The deaths of Chokwe Lumumba, Amiri Baraka, Jitu Weusi and most recently, Elombe Brath raises critical issues and questions on the status, direction and future of Pan African and Black Nationalist movements inside the United States.

The modern-day drum, now known as the text message, continued for hours May 19, announcing the passing of Mr. Brath, described by Empress Phile Chionesu, convener of the historic 1997 Million Woman’s March, as “a true champion of African liberation, who lives his Blackness – walks and talks his Blackness like a robe of honor.”

Pam Africa, the Minister of Confrontation for the Philadelphia-based MOVE organization and coordinator of the International Concerned Family and Friends of Mumia Abu Jamal said drummers and chanters outside of Harlem’s famed Abyssinian Baptist Church set the tone for Mr. Brath’s home going memorial. “But, the most important thing was the young people who were out there chanting “Elombe, Elombe,” she said, adding, “That shows us that the spirit of his work continues,” said Ms. Africa.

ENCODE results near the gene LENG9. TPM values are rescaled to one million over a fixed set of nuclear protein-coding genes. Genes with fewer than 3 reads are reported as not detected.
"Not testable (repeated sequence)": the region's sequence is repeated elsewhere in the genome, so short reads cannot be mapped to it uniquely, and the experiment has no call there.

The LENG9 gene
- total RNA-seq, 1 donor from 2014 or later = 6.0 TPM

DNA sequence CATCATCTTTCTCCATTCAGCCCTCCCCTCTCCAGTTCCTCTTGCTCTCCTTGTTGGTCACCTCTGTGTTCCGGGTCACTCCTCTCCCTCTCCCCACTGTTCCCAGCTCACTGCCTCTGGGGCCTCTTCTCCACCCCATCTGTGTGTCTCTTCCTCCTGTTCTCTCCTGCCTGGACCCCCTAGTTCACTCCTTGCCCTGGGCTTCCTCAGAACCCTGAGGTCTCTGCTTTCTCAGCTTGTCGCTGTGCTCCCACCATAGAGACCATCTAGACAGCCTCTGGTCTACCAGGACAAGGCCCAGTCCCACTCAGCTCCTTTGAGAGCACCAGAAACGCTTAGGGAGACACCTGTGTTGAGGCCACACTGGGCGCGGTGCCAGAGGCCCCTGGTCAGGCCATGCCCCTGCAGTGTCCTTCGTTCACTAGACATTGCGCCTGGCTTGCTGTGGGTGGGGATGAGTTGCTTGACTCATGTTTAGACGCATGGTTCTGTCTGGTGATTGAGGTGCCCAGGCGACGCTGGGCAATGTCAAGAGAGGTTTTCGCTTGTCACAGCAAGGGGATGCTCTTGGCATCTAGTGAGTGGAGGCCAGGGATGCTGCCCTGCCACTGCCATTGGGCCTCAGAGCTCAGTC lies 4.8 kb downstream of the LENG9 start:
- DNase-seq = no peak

Born out of love, concern and recognition for the need of unity among Blacks throughout the Diaspora, Pan African and Black Nationalist grassroots organizations have birthed and influenced many and their continued significance is needed, say activists and analysts.

“Though these were different men – and [Amiri] Baraka was clear to define himself as a Communist—their general direction was one of communal people’s intellectualism, art and radical organization for the purposes of mass movement building,” said Dr. Jared Ball, associate professor of Communications Studies at Morgan State Univ. in an email to The Final Call.

“They were dedicated to developing autonomous space where Black/Afrikan people could engage, exchange and build those movements. We have absolutely no reason at all to deviate,” he added.